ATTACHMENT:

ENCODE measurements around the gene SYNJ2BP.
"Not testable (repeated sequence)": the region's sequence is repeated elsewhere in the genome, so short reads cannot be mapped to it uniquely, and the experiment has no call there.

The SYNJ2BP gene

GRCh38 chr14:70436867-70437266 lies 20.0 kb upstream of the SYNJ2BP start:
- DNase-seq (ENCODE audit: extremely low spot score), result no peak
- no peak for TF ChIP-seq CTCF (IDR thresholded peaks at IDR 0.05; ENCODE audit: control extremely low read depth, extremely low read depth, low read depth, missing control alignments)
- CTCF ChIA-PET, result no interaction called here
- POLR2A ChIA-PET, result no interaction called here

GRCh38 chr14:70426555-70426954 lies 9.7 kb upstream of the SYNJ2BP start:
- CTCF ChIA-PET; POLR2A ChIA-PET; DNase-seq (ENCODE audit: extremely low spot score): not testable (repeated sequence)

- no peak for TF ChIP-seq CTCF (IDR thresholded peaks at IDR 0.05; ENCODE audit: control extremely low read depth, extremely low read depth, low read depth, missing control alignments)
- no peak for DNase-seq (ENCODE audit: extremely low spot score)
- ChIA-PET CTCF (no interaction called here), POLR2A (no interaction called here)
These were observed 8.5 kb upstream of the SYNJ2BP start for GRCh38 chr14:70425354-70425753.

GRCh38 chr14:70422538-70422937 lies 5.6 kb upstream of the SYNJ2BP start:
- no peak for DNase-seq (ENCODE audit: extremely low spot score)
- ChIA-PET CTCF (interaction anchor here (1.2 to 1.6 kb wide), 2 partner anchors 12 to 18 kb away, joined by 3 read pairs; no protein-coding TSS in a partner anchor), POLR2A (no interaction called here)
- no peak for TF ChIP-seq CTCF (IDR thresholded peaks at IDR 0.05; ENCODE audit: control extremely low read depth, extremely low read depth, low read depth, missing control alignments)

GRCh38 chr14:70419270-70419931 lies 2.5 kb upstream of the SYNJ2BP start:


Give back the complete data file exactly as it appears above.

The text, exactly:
ENCODE measurements around the gene SYNJ2BP.
"Not testable (repeated sequence)": the region's sequence is repeated elsewhere in the genome, so short reads cannot be mapped to it uniquely, and the experiment has no call there.

The SYNJ2BP gene

GRCh38 chr14:70436867-70437266 lies 20.0 kb upstream of the SYNJ2BP start:
- DNase-seq (ENCODE audit: extremely low spot score), result no peak
- no peak for TF ChIP-seq CTCF (IDR thresholded peaks at IDR 0.05; ENCODE audit: control extremely low read depth, extremely low read depth, low read depth, missing control alignments)
- CTCF ChIA-PET, result no interaction called here
- POLR2A ChIA-PET, result no interaction called here

GRCh38 chr14:70426555-70426954 lies 9.7 kb upstream of the SYNJ2BP start:
- CTCF ChIA-PET; POLR2A ChIA-PET; DNase-seq (ENCODE audit: extremely low spot score): not testable (repeated sequence)

- no peak for TF ChIP-seq CTCF (IDR thresholded peaks at IDR 0.05; ENCODE audit: control extremely low read depth, extremely low read depth, low read depth, missing control alignments)
- no peak for DNase-seq (ENCODE audit: extremely low spot score)
- ChIA-PET CTCF (no interaction called here), POLR2A (no interaction called here)
These were observed 8.5 kb upstream of the SYNJ2BP start for GRCh38 chr14:70425354-70425753.

GRCh38 chr14:70422538-70422937 lies 5.6 kb upstream of the SYNJ2BP start:
- no peak for DNase-seq (ENCODE audit: extremely low spot score)
- ChIA-PET CTCF (interaction anchor here (1.2 to 1.6 kb wide), 2 partner anchors 12 to 18 kb away, joined by 3 read pairs; no protein-coding TSS in a partner anchor), POLR2A (no interaction called here)
- no peak for TF ChIP-seq CTCF (IDR thresholded peaks at IDR 0.05; ENCODE audit: control extremely low read depth, extremely low read depth, low read depth, missing control alignments)

GRCh38 chr14:70419270-70419931 lies 2.5 kb upstream of the SYNJ2BP start: